What people are saying - Write a review
We haven't found any reviews in the usual places.
Other editions - View all
able accordingly Adrastus afterwards answered appeared Arcesilaus army arrived Asia asked assist Athenians Athens barbarians battle become body bring brought called Cambyses carried cause commanded considered consult continued crossed custom Cyrus Darius daughter death desire Egypt Egyptians engagement equal father fell flows forces formed gave give given gods gold Grecians Greece Greeks hands happened head heard honour horses hundred inhabit Ionians island king Lacedæmonians land Libya live Lydians manner marched Mardonius means Medes mention never night offer opinion oracle passed Persians person possession present reached reason received reign remain respect rest river round sacred sailed Sardis Scythians seen sent ships side soon Spartans speak spoke suffer taken temple territory things thousand took wall whole wife wished women Xerxes
Page 483 - When, however, he found on the fifth that they were not gone, thinking that their firm stand was mere impudence and recklessness, he grew wroth and sent against them the Medes and Cissians, with orders to take them alive and bring them into his presence. Then the Medes rushed forward and charged the Greeks, but fell in vast numbers; others, however, took the places of the slain and would not be beaten off, though they suffered terrible losses. In this way it became clear to all, and especially to...
Page 101 - ... Respecting the nature of this river, I was unable to gain any information, either from the priests or any one else. I was very desirous, however, of learning from them why the Nile, beginning at the summer solstice, fills and overflows for a hundred days ; and when it has nearly completed this number of days, falls short in its stream, and retires ; so that it continues low all the winter, until the return of the summer solstice.
Page 489 - Stranger, go tell the Lacedaemonians that we lie here, obedient to their commands." This was for the Lacedaemonians ; and for the prophet, the following : " This is the monument of the illustrious Megistias, whom once the Medes, having passed the river Sperchius, slew ; a prophet who, at the time well knowing the impending fate, would not abandon the Jeaders of Sparta.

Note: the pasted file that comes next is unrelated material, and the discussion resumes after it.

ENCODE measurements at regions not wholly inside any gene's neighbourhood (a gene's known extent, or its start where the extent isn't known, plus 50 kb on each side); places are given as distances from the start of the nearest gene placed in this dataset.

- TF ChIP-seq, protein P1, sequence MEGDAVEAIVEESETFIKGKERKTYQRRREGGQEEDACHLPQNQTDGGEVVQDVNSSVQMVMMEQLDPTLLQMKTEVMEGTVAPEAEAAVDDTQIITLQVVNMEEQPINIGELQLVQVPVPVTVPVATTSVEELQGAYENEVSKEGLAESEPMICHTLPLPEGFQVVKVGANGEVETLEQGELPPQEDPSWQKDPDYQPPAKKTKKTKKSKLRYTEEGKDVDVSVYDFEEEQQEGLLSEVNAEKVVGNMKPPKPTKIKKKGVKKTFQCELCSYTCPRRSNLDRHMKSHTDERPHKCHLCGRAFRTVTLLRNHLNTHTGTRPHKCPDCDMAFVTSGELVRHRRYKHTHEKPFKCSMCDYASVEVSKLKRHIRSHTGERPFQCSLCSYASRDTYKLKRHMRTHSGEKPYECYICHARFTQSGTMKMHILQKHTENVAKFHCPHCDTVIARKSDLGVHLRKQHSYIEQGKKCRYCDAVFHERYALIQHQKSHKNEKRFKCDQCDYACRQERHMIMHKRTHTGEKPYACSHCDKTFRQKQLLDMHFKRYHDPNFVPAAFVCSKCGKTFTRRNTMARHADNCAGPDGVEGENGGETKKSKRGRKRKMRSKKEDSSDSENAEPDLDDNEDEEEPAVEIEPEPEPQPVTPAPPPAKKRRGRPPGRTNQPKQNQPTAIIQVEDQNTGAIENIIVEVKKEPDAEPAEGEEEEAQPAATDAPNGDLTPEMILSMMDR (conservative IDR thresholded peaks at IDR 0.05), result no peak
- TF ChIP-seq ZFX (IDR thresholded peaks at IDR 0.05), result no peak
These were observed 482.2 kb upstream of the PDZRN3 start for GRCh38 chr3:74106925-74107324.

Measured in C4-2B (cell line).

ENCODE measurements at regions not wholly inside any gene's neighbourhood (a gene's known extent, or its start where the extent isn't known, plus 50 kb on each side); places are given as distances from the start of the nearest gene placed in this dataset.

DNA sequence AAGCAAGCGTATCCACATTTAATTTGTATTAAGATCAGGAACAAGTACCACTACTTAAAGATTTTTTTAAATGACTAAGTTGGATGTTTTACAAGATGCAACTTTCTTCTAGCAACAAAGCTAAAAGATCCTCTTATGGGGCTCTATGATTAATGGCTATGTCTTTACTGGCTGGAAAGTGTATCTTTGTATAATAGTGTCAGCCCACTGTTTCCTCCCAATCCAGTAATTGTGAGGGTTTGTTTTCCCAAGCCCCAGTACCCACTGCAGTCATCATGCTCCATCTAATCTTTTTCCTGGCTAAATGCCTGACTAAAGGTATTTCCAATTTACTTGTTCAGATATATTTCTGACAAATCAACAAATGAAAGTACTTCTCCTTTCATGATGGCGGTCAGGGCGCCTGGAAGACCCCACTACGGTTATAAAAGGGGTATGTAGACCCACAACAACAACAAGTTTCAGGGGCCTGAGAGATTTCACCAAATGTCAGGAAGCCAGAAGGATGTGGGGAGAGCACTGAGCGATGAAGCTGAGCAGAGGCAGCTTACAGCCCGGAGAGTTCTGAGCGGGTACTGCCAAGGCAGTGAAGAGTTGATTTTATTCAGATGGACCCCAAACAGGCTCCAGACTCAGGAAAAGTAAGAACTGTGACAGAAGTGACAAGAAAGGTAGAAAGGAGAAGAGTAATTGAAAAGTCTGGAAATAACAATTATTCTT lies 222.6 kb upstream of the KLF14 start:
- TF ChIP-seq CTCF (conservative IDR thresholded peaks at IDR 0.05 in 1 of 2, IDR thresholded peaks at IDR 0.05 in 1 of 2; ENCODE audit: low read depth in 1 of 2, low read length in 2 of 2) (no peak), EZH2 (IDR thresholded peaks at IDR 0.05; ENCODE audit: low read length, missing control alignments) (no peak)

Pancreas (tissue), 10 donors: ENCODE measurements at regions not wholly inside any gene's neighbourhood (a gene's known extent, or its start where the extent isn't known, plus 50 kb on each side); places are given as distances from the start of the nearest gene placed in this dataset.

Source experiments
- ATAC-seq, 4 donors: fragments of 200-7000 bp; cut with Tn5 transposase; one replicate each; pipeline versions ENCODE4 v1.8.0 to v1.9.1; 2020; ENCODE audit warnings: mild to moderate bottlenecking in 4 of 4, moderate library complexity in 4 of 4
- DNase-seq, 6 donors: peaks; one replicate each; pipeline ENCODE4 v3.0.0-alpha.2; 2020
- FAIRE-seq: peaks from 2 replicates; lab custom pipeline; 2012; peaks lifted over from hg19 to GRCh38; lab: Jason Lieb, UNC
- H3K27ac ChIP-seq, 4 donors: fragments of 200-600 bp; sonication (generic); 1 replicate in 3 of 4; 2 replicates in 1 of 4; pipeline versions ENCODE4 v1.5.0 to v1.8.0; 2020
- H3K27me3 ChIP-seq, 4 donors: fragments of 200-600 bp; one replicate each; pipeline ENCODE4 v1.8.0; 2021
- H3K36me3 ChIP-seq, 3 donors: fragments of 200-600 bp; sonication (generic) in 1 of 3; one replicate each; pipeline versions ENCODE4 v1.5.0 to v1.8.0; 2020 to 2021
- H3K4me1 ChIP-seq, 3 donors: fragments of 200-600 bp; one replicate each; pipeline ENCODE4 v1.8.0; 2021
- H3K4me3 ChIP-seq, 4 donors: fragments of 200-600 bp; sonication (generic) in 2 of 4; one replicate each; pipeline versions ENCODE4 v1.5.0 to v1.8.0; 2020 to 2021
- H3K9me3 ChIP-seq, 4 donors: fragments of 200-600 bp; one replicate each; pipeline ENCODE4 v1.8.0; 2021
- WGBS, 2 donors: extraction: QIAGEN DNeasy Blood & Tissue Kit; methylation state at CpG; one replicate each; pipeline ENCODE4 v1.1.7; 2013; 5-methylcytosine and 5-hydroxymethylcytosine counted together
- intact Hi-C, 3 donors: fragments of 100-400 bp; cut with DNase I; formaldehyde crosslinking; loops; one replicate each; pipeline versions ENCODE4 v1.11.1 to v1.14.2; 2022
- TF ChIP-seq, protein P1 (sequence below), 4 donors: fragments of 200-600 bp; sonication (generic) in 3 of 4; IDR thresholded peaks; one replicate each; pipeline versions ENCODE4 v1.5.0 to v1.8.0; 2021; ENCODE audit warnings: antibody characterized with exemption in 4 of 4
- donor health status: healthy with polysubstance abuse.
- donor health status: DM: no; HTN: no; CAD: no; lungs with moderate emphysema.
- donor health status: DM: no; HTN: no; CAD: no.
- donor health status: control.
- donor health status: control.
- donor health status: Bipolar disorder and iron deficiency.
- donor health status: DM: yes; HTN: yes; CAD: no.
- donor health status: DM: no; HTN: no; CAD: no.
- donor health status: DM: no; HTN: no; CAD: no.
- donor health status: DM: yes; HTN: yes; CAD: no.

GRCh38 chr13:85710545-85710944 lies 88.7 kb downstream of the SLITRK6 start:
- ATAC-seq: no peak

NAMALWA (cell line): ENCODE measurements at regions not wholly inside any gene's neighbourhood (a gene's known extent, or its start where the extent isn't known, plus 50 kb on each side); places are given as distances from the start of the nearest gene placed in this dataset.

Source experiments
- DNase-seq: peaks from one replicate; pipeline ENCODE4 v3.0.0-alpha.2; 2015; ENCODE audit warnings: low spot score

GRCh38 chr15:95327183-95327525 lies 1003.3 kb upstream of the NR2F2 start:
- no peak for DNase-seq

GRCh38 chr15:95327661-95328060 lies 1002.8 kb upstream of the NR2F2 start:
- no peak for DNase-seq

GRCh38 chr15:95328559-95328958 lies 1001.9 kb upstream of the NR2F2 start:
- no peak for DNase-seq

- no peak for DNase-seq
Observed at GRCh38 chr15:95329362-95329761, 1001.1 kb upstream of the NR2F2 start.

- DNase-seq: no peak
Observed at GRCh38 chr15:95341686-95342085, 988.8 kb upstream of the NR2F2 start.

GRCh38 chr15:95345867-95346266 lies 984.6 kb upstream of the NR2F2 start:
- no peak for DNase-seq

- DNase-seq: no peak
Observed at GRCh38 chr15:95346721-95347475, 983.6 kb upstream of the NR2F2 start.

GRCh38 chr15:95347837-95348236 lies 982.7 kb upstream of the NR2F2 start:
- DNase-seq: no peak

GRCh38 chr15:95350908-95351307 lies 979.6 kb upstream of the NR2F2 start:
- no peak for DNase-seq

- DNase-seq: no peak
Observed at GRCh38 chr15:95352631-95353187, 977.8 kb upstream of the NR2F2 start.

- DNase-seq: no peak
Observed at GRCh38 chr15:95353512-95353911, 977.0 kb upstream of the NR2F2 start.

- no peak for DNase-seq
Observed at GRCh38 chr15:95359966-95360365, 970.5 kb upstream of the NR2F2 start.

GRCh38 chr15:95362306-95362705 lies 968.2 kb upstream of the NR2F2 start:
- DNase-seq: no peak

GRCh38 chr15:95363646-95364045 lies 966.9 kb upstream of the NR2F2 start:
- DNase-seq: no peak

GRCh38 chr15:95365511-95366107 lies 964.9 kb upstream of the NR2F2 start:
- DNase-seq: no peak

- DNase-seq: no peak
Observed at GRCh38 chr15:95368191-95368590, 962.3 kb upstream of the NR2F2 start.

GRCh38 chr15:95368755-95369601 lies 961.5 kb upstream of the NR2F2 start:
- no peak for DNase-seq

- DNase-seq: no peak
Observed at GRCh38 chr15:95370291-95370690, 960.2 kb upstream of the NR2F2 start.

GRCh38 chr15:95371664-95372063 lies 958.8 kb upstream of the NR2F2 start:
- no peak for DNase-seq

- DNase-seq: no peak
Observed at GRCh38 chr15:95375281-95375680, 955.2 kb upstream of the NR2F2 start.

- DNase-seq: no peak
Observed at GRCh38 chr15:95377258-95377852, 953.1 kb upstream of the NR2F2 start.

Page 176 - Son of Cyrus, the calamities of my family are too great to leave me the power of weeping : but the misfortunes of a companion, reduced in his old age to want of bread, is a fit subject for lamentation.
Page 148 - ... up of Ethiopian stone. Some of the Grecians erroneously say that this pyramid is the work of the courtesan Rhodopis ; but they evidently appear to me ignorant who Rhodopis was, for they would not else have attributed to her the building such a pyramid, on which, so to speak, numberless thousands of talents were expended ; besides, Rhodopis flourished in the reign of Amasis, and not at this time ; for she was very many years later than those kings who left these pyramids.
Page 124 - At their convivial banquets, among the wealthy classes, when they have finished supper, a man carries round in a coffin the image of a dead body carved in wood, made as like as possible in color and workmanship, and in size generally about one or two cubits in length ; and showing this to each of the company, he says, " Look upon this, then drink and enjoy yourself; for when dead you will be like this.
Page 86 - The most disgraceful of the Babylonian customs is the following : every native woman is obliged, once in her life, to sit in the temple of Venus, and have intercourse with some stranger. And many disdaining to mix with the rest, being proud on account of their wealth, come in covered carriages, and take up their station at the temple with a numerous train of servants attending them. But the far greater part do thus : many sit down in the temple of Venus, wearing a crown of cord round their heads...
Page 428 - When he was seated there, looking down towards the shore, he beheld both the land army and the fleet ; and when he beheld them, he desired to see a contest take place between the ships ; and when it had taken place, and the Sidonian Phoenicians were victorious, he showed himself exceedingly gratified both with the contest and the army.
Page 250 - Neco, King of Egypt, was the first whom we know of that proved this; he, when he had ceased digging the canal leading from the Nile to the Arabian Gulf, sent certain Phoenicians in ships, with orders to sail back through the Pillars of Hercules into the northern sea, and so to return to Egypt.
Page 250 - Hercules into the northern sea,7 and so to return to Egypt. The Phoenicians accordingly, setting out from the Red Sea, navigated the southern sea ; when autumn came, they went ashore, and sowed the land, by whatever part of Libya they happened to be sailing, and waited for harvest ; then having reaped the corn, they put to sea again. When two years had thus passEd, in the third, having doubled the pillars of Hercules, they arrived in Egypt, and related what to me does not seem credible, but may to...